Prostitution - Thailand/Canada
Prostitution exists in almost all cultures and civilizations of the world today. Just as the cultures differ richly from one another, prostitution and prostitution policy vary greatly throughout the globe. Although the act of prostitution itself is widely similar all over, the policies that are affecting the sex trade are the most influential in shaping the unique and individual sex industries of different countries. This paper takes a look at two very different countries with very different cultural value systems within them. Not surprisingly their perspectives on prostitution differ significantly as well. These two nations are Canada and Thailand; classic examples of Western culture and Eastern culture. We have found no study that suggests that prostitution is more prevalent in either culture, but in general prostitution carries less of a social stigma in Eastern Nations, especially Thailand, than it does in the Western Nations.
To begin with we shall examine the specific prostitution legislation within each country, but as we shall soon see the difference between legislation and practice is remarkable. Although prostitution has existed for thousands of years, laws controlling the nature of the sex trade are only a few hundred years old. An epidemic of sexually transmitted disease in 16th century Europe, led to the first serious efforts to control prostitution, as public health considerations demanded further regulatory legislation. Morality and cultural ethics have also played a huge role in determining the position of prostitutes in society. When analyzing the difference between the Canadian sex trade and the Thai sex trade, it is extremely important to keep in mind how Judeo-Christian ethics form the foundation of the Canadian policy.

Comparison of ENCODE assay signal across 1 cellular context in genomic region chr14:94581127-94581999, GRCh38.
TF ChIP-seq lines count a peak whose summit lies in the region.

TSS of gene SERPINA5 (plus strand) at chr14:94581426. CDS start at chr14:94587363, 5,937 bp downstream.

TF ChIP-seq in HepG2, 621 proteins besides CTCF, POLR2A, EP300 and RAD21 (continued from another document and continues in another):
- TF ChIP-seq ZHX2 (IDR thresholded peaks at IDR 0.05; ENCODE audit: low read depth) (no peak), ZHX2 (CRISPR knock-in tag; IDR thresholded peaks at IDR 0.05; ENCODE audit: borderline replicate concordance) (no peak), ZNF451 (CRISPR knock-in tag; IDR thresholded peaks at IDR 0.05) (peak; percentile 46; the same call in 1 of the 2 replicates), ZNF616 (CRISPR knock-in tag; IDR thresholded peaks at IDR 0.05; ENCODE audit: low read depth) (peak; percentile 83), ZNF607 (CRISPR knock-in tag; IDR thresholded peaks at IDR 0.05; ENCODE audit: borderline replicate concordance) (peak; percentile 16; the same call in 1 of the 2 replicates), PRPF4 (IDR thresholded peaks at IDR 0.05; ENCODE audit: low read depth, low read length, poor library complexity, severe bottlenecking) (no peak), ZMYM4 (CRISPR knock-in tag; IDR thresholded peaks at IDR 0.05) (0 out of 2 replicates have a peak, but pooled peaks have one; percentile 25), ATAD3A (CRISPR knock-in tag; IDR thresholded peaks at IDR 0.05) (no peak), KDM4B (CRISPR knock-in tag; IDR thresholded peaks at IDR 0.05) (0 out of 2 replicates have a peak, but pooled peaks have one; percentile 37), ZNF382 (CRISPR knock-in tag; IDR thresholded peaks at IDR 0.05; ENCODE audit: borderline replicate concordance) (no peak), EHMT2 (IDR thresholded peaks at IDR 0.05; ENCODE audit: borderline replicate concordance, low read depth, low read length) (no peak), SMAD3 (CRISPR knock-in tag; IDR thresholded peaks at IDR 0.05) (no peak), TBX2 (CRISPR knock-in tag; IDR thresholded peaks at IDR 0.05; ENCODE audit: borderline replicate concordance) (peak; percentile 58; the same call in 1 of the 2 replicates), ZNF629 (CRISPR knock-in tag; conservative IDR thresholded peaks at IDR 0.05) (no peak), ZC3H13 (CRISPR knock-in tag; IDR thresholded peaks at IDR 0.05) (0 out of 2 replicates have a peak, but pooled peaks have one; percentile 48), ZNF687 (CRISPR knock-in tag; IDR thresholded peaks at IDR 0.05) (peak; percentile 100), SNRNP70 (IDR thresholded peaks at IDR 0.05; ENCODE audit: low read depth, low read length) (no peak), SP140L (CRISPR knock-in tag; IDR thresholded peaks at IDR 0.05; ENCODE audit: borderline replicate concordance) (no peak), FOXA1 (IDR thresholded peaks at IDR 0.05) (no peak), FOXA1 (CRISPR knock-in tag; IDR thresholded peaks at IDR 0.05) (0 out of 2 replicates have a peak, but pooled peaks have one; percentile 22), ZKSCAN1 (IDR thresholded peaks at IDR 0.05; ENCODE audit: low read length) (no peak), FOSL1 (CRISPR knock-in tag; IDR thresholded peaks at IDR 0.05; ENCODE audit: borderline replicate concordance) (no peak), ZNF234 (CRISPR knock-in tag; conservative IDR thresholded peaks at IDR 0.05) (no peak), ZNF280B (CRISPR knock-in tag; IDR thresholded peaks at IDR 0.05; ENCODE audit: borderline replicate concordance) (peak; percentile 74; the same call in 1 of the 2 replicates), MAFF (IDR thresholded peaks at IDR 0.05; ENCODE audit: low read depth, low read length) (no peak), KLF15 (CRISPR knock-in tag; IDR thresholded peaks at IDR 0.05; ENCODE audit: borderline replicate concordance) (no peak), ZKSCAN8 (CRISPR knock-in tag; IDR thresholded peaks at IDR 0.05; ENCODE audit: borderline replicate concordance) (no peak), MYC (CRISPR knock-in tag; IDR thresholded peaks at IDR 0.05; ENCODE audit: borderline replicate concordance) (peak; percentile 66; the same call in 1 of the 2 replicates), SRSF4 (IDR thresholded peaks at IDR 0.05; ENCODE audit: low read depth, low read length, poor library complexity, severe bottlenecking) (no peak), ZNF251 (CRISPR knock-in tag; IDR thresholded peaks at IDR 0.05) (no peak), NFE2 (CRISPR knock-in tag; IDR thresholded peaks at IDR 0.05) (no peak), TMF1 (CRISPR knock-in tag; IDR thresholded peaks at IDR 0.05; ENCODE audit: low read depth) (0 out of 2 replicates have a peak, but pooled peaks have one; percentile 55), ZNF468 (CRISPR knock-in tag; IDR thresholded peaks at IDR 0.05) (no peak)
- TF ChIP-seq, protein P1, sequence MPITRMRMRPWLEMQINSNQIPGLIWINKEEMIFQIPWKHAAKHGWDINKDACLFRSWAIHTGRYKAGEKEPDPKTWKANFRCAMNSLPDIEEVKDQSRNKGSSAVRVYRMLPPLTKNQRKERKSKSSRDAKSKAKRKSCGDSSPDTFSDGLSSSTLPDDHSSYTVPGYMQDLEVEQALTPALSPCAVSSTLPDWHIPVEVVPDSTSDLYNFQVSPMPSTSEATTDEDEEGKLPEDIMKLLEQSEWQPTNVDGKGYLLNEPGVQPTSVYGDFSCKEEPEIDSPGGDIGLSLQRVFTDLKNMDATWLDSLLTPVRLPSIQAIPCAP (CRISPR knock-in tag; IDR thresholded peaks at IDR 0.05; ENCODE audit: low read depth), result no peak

Prostitution laws in Canada
Throughout Canada’s history, prostitution has been legal. However, a visitor or even a citizen may never be aware of this fact. This is due to the impeding laws stated in the Canadian criminal code. Canada has a very clear position on prostitution in theory. Part VII of the Canadian criminal code; Laws pertaining to prostitution, state that “bawdy houses” are illegal (Criminal Code sections 210 and 211), procuring and living on the avails of prostitution of another person are also prohibited (section 212). Procuring and living on the avails are indictable offences, which carry terms up to ten years in prison. If a person under the age of 18 is involved, the term increases to 14 years in prison. A common bawdy house is a place, which is occupied or used by at least one person for the purposes of prostitution. “Keeping” a bawdy house is an indictable offence liable to up to two years in prison (section 210 (1)). Being found in a bawdy house is a summary offence; the offender will receive a maximum term of six months in prison and/or a $2000 fine (sections 210 (2) and 211). Offences in relation to Prostitution focus mainly...